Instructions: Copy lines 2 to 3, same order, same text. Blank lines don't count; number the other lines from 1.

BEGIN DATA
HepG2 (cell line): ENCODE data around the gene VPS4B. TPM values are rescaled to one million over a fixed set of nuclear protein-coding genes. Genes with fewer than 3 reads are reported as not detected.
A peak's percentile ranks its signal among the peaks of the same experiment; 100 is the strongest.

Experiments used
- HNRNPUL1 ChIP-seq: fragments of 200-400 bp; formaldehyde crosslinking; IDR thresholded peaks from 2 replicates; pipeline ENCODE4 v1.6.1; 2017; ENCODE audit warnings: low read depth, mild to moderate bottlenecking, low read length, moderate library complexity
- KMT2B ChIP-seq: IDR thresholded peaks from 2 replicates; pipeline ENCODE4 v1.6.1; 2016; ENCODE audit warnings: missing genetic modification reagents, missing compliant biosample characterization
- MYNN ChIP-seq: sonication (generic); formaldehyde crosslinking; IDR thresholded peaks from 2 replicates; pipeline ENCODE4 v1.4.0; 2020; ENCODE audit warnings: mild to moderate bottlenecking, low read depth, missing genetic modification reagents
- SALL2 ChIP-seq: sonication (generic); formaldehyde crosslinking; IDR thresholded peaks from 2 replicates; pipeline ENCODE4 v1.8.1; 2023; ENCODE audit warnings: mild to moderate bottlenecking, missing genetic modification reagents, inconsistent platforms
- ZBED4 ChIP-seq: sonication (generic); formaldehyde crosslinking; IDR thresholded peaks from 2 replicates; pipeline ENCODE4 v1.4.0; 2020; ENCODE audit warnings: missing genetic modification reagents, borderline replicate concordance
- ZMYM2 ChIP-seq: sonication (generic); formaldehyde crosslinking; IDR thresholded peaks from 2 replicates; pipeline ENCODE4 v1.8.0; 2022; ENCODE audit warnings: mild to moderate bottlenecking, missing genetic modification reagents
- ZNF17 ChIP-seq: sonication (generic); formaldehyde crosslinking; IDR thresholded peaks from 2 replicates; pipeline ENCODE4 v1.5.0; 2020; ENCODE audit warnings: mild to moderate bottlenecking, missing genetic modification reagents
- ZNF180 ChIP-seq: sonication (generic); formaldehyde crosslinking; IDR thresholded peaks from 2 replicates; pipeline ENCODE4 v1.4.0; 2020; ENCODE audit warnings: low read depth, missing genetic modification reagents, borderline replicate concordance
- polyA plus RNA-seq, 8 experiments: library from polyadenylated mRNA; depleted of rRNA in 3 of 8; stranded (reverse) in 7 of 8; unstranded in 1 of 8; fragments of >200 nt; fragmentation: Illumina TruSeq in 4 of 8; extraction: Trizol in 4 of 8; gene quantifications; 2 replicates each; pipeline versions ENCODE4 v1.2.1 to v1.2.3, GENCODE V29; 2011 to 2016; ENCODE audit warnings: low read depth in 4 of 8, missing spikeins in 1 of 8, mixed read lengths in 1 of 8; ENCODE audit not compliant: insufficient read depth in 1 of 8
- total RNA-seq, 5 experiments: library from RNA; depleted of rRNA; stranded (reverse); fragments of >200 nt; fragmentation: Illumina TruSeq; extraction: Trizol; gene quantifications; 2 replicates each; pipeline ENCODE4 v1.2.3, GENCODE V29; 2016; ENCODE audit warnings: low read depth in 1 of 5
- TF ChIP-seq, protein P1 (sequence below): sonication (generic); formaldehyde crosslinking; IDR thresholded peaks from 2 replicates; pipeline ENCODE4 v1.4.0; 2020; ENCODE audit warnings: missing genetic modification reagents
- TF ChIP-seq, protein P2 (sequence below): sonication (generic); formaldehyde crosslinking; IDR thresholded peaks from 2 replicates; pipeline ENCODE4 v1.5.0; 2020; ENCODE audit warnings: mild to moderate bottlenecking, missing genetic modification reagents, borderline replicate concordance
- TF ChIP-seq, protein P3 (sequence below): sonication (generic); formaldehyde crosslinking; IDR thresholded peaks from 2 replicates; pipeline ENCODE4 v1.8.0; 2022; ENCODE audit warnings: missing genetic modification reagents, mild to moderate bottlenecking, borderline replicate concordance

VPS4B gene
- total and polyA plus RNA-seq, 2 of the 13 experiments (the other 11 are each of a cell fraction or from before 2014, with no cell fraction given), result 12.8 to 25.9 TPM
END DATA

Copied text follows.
A peak's percentile ranks its signal among the peaks of the same experiment; 100 is the strongest.

Experiments used